Japanese stocks traded higher today, closing just shy of a full percentage higher at 0.99%. This gain is part of the inexplicable shift in risk sentiment that drove all major Asian stock index higher this morning, an interesting move considering that Asian markets did not really respond that bullishly yesterday on stronger than expected Chinese GDP. Furthermore, US session took a holiday break yesterday, hence there is basically nothing that could have conceivably drove market higher this morning.
Therefore, it is no surprise that this morning’s rally failed to overcome the previous swing high seen on 16th Jan. Prices are currently retracing lower, trading back below the rising trendline once more. This suggest that the bearish break of the trendline seen on Monday remains in play, and we should be able to see further bearish momentum leading us below previous swing low around 15,550. Stochastic readings agree as a new bearish cycle signal has been given with both Stoch and Signal line pushing below the 80.0 level.
Daily chart remains bullish though, but a move towards 15,300 cannot be ruled out as it is possible that price retest the 15,300 level without jeopardizing current bullish bias. Therefore, it is unlikely that bulls would put up too much resistance between now to 15,300, and prices may actually stay close to 15,300 until 1-2 weeks later until the rising trendline start to exert bullish pressure once more. The likelihood of this scenario increases should price stay above 15,300 all the way while Stoch curve (which has just given a fresh bearish cycle signal) push lower towards Oversold and subsequently produce a bullish cycle signal in conjunction with the rebound off trendline.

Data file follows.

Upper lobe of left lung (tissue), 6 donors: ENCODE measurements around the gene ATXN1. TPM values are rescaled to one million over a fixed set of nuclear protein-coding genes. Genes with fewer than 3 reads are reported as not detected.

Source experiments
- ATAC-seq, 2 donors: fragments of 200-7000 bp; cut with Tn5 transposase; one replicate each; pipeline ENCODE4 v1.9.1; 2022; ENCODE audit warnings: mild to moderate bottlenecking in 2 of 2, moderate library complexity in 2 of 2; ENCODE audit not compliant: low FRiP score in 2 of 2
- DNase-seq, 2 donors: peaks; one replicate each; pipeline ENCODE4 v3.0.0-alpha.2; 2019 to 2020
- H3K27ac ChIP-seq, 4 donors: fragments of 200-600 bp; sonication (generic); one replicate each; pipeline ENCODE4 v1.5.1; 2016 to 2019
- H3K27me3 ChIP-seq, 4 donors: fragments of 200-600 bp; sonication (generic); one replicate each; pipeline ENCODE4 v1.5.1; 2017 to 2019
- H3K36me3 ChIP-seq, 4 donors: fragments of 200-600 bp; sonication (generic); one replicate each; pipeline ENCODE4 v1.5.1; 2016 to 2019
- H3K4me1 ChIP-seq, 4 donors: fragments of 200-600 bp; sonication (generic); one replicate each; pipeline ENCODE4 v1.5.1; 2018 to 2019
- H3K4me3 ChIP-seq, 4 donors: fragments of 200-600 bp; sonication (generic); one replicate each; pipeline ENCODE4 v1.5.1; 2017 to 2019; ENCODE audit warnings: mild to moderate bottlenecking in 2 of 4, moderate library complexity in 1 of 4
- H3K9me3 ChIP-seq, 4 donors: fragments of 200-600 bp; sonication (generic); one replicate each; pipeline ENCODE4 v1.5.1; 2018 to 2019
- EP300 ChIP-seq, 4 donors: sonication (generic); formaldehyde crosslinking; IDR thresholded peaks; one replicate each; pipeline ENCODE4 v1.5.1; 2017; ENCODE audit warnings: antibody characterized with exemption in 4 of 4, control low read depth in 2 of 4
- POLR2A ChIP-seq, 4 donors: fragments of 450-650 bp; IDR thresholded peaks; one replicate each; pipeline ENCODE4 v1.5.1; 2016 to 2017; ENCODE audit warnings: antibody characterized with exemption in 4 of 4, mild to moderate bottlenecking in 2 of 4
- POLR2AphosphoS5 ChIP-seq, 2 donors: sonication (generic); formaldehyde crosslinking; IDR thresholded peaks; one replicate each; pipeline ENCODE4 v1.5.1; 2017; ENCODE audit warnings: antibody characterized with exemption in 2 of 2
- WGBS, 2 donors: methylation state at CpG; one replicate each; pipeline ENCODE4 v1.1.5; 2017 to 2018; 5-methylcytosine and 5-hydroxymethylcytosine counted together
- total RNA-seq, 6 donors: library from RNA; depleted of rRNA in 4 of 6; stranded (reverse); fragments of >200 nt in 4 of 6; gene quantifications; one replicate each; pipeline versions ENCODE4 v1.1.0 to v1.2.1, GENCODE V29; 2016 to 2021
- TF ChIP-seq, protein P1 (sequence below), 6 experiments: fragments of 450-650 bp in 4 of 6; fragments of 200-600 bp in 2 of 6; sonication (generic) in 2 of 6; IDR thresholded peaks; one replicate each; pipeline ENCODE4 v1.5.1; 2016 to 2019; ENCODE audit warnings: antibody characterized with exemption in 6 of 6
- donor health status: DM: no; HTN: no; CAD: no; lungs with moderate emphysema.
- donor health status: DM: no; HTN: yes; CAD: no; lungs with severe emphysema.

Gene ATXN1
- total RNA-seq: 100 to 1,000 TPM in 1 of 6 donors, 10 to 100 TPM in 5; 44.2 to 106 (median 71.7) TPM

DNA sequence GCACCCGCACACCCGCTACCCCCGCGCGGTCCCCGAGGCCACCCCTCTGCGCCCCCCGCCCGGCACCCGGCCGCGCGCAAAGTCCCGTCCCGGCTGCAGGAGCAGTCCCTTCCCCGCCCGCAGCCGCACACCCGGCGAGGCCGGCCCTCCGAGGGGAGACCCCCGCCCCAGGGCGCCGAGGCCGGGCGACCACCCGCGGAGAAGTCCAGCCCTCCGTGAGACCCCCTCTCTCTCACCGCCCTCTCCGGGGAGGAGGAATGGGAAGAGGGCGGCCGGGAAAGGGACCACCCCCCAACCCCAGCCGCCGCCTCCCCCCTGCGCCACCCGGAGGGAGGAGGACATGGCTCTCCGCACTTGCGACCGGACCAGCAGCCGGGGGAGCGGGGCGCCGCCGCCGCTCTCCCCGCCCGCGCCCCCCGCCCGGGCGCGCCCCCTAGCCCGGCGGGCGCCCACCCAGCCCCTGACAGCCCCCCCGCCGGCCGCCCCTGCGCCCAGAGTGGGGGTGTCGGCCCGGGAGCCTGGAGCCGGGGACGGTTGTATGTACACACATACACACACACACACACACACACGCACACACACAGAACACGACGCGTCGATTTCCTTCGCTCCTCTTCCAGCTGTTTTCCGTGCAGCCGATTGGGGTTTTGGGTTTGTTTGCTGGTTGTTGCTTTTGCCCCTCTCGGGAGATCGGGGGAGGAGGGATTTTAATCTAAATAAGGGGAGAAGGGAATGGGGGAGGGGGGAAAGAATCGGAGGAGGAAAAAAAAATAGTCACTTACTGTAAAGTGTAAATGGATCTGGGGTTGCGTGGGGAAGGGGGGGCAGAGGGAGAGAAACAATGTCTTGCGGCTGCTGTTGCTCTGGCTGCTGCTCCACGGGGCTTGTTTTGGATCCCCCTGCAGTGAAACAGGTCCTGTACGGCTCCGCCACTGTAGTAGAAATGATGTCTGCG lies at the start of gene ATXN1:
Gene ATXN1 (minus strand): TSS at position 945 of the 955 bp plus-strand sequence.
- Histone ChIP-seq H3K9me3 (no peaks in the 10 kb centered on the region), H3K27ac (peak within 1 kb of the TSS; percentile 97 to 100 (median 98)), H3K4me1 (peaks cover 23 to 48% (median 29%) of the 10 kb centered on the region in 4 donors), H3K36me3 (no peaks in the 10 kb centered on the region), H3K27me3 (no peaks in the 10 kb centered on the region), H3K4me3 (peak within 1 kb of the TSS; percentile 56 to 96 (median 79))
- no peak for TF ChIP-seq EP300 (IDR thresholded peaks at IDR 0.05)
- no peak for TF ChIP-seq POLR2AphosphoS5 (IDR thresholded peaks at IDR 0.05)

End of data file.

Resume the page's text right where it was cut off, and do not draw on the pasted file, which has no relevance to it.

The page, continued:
Fundamentally, we need to realize that Japanese stocks are riding more on “feel good” sentiment rather than cold hard economic data. We are definitely still a far off from hitting the 2.0% inflation target that BOJ has set for themselves with 1 year left. Right now there are already rumours that BOJ may start to shift goal posts and give themselves a longer runway to hit the target after realizing that their job is far from down. Furthermore, it is even debatable whether hitting the 2% inflation target will really help Japanese economy, with key metrics such as Capex spending (indication of whether companies are optimistic/risk taking), industrial production and consumption figures remain on the soft side. Hence, traders who are paying a premium on stocks thinking that all the economic woes of Japan will be resolved in 1-2 years time may be disappointed, resulting in higher downside risks moving forward as traders have already priced in a bullish scenario.
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